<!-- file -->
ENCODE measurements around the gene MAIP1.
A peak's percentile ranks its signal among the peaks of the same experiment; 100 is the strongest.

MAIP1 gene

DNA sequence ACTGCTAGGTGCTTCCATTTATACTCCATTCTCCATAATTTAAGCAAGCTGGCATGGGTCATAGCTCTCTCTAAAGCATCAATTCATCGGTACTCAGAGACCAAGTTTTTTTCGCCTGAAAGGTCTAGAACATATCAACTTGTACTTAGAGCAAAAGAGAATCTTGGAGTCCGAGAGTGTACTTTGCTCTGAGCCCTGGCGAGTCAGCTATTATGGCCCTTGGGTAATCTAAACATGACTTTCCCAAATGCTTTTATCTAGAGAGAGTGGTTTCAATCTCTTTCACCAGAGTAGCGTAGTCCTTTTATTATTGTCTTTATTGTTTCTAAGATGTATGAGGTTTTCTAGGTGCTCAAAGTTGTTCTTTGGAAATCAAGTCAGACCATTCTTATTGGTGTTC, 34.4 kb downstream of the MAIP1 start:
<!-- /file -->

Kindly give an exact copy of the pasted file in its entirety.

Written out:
ENCODE measurements around the gene MAIP1.
A peak's percentile ranks its signal among the peaks of the same experiment; 100 is the strongest.

MAIP1 gene

DNA sequence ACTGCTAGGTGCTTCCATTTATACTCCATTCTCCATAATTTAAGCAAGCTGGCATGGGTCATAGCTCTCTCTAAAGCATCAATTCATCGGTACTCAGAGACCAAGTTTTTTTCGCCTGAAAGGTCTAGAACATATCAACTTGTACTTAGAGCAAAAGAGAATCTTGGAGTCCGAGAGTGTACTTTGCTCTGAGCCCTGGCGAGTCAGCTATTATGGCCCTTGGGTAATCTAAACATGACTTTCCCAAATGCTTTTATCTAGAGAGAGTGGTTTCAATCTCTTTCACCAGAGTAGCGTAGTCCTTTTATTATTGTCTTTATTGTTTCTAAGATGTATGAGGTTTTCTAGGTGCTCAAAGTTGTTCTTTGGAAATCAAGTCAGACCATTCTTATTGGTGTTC, 34.4 kb downstream of the MAIP1 start: